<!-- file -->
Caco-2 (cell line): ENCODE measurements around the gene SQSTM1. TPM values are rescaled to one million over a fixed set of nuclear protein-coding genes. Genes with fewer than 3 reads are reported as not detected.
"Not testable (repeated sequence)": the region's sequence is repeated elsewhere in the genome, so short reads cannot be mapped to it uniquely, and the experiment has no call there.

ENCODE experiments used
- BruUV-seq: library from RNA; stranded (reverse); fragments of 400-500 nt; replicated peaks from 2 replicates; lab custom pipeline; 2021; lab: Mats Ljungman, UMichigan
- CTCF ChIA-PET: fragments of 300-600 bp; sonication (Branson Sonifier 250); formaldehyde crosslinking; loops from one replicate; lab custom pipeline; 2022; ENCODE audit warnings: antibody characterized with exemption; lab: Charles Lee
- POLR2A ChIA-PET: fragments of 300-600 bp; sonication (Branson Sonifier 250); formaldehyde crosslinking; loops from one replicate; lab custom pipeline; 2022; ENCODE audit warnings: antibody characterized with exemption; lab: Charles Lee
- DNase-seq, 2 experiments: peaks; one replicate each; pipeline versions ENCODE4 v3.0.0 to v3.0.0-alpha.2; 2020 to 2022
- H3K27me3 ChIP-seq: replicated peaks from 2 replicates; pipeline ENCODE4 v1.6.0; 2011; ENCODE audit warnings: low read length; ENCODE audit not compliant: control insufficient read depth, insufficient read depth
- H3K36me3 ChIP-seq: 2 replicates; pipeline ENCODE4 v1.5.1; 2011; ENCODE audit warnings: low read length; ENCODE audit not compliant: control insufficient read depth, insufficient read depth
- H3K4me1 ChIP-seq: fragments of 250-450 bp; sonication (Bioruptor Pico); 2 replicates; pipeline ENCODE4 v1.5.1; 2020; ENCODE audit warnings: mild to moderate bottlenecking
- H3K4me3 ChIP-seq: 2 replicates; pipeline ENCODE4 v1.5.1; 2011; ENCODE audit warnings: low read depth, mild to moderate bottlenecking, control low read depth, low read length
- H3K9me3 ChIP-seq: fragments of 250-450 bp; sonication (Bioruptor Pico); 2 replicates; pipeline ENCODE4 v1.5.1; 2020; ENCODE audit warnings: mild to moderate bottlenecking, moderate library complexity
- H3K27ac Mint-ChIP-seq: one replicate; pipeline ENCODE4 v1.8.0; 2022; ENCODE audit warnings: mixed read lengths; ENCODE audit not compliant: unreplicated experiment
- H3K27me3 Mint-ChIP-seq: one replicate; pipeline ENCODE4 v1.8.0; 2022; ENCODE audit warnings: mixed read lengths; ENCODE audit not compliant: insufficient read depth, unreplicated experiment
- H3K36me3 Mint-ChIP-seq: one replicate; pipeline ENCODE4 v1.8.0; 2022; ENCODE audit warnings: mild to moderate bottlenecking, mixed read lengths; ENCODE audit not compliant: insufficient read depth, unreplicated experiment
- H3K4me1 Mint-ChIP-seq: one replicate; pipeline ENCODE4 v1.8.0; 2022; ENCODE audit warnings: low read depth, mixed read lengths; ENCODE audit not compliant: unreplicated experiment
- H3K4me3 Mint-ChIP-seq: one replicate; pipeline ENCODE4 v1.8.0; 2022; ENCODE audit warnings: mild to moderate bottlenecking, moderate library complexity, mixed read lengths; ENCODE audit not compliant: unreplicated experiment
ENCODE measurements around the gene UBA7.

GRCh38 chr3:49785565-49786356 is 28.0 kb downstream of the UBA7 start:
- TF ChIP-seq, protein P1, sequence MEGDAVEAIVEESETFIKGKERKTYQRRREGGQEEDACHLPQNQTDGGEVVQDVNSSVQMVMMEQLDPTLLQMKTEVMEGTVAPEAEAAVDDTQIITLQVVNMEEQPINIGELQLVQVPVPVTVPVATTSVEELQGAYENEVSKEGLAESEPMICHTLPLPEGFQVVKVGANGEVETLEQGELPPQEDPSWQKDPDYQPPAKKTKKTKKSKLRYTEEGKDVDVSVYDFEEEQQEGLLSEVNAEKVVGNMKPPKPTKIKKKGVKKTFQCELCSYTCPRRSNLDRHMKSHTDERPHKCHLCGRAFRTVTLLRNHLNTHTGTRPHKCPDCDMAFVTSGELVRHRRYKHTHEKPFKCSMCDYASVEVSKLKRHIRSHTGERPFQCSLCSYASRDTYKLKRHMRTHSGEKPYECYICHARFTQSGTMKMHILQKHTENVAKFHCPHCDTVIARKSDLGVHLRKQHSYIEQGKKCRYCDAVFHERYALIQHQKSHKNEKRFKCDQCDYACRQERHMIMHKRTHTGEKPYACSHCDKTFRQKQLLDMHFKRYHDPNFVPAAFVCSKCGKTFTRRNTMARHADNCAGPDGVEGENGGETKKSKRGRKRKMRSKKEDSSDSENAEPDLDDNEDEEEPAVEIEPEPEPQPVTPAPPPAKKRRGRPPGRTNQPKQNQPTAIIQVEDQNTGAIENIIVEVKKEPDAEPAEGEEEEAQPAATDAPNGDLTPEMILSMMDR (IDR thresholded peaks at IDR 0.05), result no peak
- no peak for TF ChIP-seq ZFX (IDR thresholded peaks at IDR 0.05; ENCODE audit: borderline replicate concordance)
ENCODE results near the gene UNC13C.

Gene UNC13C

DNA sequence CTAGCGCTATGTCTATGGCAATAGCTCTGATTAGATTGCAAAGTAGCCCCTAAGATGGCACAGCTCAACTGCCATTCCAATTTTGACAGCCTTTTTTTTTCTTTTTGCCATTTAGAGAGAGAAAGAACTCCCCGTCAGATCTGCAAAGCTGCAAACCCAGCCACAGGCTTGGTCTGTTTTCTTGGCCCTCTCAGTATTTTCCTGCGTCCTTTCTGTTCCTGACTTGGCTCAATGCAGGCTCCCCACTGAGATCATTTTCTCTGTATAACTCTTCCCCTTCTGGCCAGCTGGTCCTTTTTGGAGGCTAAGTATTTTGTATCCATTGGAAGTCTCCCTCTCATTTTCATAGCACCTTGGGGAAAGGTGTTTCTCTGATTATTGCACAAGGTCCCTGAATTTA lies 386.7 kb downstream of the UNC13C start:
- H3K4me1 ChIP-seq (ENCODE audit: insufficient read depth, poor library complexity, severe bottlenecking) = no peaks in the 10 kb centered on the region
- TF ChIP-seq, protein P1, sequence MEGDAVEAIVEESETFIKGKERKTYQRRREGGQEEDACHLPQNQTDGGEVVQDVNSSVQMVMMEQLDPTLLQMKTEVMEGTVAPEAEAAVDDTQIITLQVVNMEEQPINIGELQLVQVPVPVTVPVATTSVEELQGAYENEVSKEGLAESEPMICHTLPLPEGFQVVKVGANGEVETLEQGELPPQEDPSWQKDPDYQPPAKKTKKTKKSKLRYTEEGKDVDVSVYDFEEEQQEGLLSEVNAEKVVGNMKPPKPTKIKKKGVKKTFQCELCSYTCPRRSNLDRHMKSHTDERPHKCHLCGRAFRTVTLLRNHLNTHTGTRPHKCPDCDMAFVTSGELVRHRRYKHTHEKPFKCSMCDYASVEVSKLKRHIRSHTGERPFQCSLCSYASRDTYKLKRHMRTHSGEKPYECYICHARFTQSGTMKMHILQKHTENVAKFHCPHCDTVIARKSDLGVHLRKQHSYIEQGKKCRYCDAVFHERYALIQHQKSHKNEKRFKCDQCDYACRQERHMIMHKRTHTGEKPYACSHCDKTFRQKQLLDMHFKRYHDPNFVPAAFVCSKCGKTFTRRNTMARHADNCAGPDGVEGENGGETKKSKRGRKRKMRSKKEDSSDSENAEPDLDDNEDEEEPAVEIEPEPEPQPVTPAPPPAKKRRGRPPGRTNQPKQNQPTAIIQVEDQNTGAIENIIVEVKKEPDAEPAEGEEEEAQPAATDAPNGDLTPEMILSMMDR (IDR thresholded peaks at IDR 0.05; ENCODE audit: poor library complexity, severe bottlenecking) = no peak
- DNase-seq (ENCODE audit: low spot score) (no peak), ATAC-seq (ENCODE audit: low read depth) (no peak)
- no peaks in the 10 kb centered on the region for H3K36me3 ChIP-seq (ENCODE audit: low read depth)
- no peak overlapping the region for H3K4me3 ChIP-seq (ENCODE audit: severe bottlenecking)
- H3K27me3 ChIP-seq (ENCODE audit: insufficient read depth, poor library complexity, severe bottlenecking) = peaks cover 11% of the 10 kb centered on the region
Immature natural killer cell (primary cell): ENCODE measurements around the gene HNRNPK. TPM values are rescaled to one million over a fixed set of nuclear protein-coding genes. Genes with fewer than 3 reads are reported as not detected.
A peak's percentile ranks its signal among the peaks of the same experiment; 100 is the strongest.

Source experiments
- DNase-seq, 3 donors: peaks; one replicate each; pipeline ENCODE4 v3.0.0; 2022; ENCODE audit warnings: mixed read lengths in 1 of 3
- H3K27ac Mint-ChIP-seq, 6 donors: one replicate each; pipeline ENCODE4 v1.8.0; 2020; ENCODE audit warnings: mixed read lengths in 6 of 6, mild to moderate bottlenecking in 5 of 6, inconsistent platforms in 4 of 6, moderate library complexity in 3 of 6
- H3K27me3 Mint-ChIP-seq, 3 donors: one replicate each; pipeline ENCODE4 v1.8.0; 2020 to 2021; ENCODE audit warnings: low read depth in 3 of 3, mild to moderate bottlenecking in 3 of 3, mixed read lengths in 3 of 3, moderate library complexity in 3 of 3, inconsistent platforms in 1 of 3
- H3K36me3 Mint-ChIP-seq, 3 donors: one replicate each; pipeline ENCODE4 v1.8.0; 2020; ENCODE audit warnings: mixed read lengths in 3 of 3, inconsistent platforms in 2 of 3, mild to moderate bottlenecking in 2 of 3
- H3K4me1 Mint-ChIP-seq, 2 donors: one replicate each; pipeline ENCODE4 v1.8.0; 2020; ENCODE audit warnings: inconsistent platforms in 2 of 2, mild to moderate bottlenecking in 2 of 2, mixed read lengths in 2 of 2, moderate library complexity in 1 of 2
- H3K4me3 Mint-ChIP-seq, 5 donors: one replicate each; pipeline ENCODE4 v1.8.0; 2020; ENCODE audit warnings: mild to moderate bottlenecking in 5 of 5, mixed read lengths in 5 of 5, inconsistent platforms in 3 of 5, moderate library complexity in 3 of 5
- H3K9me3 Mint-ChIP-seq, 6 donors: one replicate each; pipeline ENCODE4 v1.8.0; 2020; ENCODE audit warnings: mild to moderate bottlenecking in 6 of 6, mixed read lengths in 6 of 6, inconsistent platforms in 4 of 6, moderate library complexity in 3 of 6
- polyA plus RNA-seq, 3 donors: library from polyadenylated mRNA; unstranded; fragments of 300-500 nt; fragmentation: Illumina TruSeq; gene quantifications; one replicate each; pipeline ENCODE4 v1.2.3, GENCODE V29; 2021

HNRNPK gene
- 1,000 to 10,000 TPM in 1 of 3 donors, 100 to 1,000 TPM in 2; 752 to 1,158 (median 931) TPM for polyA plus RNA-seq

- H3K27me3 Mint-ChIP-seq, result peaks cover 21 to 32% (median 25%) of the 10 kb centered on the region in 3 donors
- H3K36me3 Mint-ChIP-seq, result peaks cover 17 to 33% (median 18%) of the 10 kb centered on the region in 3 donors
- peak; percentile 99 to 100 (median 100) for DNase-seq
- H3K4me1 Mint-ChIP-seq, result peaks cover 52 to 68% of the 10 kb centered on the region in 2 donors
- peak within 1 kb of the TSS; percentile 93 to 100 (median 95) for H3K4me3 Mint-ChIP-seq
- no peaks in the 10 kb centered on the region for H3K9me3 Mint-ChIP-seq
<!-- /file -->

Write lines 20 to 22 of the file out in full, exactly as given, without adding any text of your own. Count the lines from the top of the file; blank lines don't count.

- TF ChIP-seq, protein P1, sequence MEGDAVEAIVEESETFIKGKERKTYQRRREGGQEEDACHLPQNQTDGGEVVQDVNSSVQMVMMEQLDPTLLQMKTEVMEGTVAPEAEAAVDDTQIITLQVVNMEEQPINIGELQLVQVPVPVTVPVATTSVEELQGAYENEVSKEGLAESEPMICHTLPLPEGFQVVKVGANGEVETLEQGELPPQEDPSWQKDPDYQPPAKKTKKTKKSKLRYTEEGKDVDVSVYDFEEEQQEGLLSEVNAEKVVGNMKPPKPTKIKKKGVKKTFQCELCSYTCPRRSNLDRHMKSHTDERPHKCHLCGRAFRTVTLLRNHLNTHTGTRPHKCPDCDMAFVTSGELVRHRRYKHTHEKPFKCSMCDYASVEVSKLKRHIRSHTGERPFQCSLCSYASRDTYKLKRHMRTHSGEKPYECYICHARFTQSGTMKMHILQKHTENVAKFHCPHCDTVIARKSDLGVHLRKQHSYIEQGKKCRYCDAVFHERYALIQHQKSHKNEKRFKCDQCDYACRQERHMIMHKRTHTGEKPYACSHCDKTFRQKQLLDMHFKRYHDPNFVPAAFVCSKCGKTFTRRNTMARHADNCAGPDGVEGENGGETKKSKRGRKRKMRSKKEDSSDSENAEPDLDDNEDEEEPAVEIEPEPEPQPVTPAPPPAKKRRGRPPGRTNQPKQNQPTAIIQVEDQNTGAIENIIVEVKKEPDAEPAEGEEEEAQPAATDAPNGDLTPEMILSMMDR (IDR thresholded peaks at IDR 0.05), result no peak
- no peak for TF ChIP-seq ZFX (IDR thresholded peaks at IDR 0.05; ENCODE audit: borderline replicate concordance)
ENCODE results near the gene UNC13C.